first_imgNew Delhi: The Supreme Court on Tuesday said why people were “running after” firecracker industries when it seems that automobiles were “bigger” contributor to pollution, and asked the Centre whether there was any comparative study on pollution caused by both.While expressing serious concern over loss of jobs of people involved in manufacture and sale of firecrackers, a bench of Justices S A Bobde and S A Nazeer said, “We do not wish to generate unemployment.” Also Read – How a psychopath killer hid behind the mask of a devout laity!”Is there any comparative study on what proportion of pollution is caused by firecrackers and what proportion is caused by automobiles? It seems you are running after firecrackers, but bigger pollution contributor is perhaps vehicles,” the bench told Additional Solicitor General A N S Nadkarni, who was appearing for the Centre. The top court said, “You must tell us some way of preventing unemployment also. We cannot have people unemployed and hungry. There are areas where firecrackers can be used.” Also Read – Encounter under way in Pulwama, militant killed”We cannot give them (those who have lost jobs) money. We cannot support their families. Unemployment is there,” the bench said. The bench also raised a question as to how manufacture of firecrackers could be stopped if the trade is legal and people have licence to carry out the business. “Nobody has tested this in relation to Article 19 (which says all citizens shall have the right to practise any profession, or to carry on any occupation, trade or business). If the trade is legal and you have the licence for this, then how can you stop this? How can you leave people unemployed?” the bench observed. The court was hearing a plea which has sought a complete ban on use of firecrackers across the country on the ground that it gives rise to pollution. The apex court had last year said people in the country can burst firecrackers only from 8 pm to 10 pm on Diwali and other festivals, and had allowed the manufacture and sale of only “green crackers” which have low emission of light, sound and harmful chemicals. During the hearing on Tuesday, the ASG told the bench that the Petroleum and Explosives Safety Organisation (PESO) and other expert agencies were experimenting and they have come up with composition of “green crackers”. Regarding the use of barium nitrate, which was earlier banned by the apex court, Nadkarni said, “Barium was banned in firecrackers by the Ministry of Environment, Forest and Climate Change and the Supreme Court also banned it. It was used only for testing purpose to check pollution from crackers.” He referred to the minutes of meeting of the Council of Scientific and Industrial Research (CSIR) and the National Environmental Engineering Research Institute (NEERI) and said it has been envisaged that product approval for the improved formulation shall be given by PESO by March 21 this year. “A meeting in this regard is scheduled tomorrow. Once the formulation comes and if there is any objection, then it will be dealt with,” he said.last_img read more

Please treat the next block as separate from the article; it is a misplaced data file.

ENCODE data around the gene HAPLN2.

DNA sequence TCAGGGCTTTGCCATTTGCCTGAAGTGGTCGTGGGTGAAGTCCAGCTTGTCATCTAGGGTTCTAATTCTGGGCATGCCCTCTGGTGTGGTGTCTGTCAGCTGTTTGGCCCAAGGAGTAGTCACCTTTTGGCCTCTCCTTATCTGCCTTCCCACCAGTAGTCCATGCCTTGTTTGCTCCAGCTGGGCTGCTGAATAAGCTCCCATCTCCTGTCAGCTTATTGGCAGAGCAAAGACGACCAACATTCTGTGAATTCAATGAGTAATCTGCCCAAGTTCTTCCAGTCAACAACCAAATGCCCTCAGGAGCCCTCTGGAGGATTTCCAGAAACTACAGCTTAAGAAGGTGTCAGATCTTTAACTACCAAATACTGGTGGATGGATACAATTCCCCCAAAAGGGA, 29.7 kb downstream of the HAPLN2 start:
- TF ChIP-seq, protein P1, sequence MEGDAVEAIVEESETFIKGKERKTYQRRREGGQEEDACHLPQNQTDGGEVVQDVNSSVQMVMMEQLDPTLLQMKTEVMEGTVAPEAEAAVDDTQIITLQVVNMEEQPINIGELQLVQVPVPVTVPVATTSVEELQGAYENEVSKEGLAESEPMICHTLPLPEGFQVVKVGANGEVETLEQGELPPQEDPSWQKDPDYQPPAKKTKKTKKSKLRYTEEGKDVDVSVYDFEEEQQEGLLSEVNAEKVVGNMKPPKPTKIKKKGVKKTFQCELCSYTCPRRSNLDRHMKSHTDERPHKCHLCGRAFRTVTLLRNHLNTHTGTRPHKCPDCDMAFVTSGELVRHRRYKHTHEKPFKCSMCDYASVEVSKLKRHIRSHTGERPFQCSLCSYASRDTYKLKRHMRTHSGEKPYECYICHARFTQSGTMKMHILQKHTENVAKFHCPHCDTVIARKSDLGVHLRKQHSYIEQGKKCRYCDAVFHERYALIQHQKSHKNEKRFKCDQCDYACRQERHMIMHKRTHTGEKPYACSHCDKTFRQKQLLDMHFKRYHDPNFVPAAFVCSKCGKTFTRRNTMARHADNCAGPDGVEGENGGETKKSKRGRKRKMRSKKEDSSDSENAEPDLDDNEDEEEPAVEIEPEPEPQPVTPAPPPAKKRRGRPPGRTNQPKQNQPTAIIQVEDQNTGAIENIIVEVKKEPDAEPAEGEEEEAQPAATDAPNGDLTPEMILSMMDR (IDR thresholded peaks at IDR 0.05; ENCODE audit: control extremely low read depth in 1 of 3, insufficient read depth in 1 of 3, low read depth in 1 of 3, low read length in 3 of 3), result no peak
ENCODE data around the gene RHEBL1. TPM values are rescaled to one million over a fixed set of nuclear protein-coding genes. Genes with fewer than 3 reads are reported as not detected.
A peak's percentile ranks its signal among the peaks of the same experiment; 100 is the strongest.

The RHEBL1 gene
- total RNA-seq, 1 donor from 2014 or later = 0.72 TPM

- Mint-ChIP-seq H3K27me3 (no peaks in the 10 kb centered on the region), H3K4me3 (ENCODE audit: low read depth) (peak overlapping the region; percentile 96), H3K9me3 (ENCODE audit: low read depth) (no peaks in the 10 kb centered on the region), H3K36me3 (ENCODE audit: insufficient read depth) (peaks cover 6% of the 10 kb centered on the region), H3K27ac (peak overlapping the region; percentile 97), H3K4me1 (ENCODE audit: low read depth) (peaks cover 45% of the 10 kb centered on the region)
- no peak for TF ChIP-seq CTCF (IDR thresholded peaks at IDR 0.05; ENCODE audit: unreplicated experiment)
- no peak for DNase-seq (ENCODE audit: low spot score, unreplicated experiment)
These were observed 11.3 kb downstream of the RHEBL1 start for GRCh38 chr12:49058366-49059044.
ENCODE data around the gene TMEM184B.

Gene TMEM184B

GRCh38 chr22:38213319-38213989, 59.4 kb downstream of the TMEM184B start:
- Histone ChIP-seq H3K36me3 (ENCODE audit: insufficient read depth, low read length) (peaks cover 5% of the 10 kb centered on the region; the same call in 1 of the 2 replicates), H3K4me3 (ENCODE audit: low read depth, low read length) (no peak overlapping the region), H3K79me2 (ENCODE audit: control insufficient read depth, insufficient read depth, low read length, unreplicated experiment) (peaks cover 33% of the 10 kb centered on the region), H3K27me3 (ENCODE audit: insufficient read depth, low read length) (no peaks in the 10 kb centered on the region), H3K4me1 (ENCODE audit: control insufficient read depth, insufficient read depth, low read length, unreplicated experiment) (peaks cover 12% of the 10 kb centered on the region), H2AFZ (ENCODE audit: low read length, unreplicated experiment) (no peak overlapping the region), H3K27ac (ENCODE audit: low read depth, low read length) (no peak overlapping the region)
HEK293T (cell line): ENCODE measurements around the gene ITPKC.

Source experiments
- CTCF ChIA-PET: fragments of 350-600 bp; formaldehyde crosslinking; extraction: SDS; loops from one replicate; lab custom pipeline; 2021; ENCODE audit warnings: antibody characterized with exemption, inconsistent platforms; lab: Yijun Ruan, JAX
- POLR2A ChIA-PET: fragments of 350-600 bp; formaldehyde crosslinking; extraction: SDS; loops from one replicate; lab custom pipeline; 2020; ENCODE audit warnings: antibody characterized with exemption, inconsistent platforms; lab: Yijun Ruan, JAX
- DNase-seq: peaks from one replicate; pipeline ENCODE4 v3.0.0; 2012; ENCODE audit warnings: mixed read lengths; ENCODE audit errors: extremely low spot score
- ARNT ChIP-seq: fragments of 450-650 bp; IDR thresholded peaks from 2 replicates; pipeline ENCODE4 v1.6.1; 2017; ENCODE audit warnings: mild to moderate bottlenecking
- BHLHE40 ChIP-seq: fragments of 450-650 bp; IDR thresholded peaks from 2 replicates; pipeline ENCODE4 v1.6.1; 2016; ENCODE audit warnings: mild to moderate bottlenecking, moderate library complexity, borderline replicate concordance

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From doctors across borders